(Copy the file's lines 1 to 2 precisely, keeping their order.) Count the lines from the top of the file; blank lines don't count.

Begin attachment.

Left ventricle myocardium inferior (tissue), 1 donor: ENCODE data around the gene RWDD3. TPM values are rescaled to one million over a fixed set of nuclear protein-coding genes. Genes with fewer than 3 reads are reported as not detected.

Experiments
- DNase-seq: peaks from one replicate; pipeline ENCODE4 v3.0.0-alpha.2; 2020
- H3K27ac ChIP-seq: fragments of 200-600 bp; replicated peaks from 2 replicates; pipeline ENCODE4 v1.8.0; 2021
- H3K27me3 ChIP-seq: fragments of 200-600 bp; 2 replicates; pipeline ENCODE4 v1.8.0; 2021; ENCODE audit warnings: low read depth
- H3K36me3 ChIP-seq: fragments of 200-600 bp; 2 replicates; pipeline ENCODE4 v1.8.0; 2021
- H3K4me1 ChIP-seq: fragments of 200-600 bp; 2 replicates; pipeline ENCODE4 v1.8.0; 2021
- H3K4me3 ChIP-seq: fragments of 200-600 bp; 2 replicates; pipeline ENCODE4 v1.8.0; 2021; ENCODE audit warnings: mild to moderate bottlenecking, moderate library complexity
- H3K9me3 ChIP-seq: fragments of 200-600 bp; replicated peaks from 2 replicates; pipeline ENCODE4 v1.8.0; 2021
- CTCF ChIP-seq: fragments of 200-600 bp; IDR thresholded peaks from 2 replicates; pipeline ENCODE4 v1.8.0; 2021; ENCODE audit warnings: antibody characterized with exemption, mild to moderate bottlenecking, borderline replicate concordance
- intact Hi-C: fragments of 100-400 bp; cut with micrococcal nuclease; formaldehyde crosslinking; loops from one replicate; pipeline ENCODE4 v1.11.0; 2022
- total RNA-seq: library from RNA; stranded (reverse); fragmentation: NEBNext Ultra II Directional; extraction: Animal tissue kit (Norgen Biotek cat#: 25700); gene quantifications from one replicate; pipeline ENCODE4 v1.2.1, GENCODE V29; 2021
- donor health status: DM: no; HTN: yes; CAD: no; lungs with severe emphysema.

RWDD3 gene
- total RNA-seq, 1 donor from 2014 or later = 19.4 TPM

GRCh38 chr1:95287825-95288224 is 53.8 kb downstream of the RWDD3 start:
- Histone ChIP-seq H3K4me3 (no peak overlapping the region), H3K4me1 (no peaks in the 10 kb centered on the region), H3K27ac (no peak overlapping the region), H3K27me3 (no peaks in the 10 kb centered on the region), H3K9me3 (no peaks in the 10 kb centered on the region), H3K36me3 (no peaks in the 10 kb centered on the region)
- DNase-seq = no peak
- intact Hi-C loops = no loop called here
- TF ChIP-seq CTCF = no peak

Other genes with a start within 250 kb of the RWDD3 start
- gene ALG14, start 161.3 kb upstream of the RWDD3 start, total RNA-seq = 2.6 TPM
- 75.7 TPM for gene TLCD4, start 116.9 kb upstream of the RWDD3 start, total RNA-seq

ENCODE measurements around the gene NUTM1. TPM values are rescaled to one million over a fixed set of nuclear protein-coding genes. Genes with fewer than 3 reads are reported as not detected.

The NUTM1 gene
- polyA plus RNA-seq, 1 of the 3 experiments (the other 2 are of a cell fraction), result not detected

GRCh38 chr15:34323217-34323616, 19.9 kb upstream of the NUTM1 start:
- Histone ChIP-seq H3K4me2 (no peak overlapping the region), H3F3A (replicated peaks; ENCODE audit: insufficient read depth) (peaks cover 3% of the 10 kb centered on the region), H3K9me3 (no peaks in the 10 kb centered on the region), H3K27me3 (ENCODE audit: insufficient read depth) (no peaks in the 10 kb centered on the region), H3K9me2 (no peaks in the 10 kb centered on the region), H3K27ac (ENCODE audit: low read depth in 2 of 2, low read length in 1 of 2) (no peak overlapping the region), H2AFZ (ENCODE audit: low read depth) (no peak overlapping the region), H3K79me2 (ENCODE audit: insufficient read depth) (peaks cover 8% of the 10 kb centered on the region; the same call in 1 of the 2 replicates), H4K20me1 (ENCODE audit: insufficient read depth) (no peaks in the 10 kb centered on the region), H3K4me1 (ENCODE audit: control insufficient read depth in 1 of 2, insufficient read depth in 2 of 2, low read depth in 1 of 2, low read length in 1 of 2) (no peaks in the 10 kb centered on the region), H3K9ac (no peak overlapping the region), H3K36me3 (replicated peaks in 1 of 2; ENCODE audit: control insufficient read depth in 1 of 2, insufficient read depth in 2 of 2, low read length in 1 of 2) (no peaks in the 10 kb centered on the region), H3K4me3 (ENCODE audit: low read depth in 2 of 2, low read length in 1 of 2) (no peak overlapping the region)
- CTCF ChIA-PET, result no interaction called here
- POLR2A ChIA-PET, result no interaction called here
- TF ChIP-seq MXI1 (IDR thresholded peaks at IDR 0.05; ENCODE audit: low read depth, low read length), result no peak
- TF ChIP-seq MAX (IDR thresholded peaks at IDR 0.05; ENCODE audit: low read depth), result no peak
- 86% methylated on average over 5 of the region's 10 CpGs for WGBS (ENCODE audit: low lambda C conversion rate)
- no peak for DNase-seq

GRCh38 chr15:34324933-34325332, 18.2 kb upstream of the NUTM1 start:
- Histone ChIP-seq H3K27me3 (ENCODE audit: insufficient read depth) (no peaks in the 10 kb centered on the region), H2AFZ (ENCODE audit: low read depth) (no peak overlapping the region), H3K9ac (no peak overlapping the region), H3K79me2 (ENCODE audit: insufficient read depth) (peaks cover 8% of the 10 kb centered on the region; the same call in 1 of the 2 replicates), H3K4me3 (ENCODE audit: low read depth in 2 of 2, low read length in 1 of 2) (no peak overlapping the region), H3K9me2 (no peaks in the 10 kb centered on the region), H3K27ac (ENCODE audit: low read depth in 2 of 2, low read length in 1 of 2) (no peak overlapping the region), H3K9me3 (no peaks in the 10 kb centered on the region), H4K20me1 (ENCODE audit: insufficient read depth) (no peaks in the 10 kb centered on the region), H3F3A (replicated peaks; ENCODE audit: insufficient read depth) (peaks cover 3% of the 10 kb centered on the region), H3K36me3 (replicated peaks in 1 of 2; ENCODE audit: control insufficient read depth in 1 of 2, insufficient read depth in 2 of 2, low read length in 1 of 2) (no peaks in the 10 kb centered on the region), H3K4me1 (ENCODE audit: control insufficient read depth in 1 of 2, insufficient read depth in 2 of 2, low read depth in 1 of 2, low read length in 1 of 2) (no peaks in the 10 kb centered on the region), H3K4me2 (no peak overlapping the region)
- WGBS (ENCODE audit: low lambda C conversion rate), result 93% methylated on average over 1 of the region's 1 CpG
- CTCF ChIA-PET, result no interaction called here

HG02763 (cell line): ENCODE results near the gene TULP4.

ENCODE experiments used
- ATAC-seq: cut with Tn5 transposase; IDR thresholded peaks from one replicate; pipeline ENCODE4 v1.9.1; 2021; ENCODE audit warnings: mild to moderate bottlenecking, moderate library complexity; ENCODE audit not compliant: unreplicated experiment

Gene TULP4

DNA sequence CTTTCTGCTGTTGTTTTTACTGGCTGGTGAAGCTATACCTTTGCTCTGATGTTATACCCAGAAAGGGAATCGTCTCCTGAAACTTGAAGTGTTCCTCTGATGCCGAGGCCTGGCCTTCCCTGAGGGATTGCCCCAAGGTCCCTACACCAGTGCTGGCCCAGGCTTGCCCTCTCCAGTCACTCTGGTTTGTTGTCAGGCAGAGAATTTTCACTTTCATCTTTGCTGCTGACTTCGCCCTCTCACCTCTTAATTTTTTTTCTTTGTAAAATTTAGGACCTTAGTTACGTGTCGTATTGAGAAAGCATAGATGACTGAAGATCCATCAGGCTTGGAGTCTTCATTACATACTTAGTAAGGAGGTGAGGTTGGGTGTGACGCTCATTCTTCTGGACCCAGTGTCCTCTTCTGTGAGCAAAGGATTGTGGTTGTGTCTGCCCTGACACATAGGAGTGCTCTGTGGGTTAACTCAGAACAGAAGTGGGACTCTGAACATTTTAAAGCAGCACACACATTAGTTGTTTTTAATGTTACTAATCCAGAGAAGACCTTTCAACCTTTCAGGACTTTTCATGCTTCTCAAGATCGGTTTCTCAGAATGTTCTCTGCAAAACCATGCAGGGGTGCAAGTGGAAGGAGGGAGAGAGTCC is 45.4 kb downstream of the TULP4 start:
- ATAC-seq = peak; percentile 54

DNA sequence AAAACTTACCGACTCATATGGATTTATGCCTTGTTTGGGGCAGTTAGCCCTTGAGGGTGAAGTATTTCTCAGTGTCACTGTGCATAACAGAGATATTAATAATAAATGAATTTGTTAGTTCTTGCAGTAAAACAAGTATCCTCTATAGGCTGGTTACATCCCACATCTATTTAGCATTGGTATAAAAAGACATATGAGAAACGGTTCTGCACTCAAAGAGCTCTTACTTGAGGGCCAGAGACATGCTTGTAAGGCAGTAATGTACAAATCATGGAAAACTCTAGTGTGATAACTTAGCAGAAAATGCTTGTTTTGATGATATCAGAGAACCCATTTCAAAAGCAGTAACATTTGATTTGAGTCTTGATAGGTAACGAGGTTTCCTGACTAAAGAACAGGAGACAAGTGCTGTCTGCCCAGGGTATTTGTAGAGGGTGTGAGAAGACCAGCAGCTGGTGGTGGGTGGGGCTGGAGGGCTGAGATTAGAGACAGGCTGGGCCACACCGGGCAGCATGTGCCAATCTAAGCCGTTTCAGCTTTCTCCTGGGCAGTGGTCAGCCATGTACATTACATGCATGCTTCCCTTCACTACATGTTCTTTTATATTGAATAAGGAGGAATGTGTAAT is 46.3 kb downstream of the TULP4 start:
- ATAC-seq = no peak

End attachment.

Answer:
Left ventricle myocardium inferior (tissue), 1 donor: ENCODE data around the gene RWDD3. TPM values are rescaled to one million over a fixed set of nuclear protein-coding genes. Genes with fewer than 3 reads are reported as not detected.

Experiments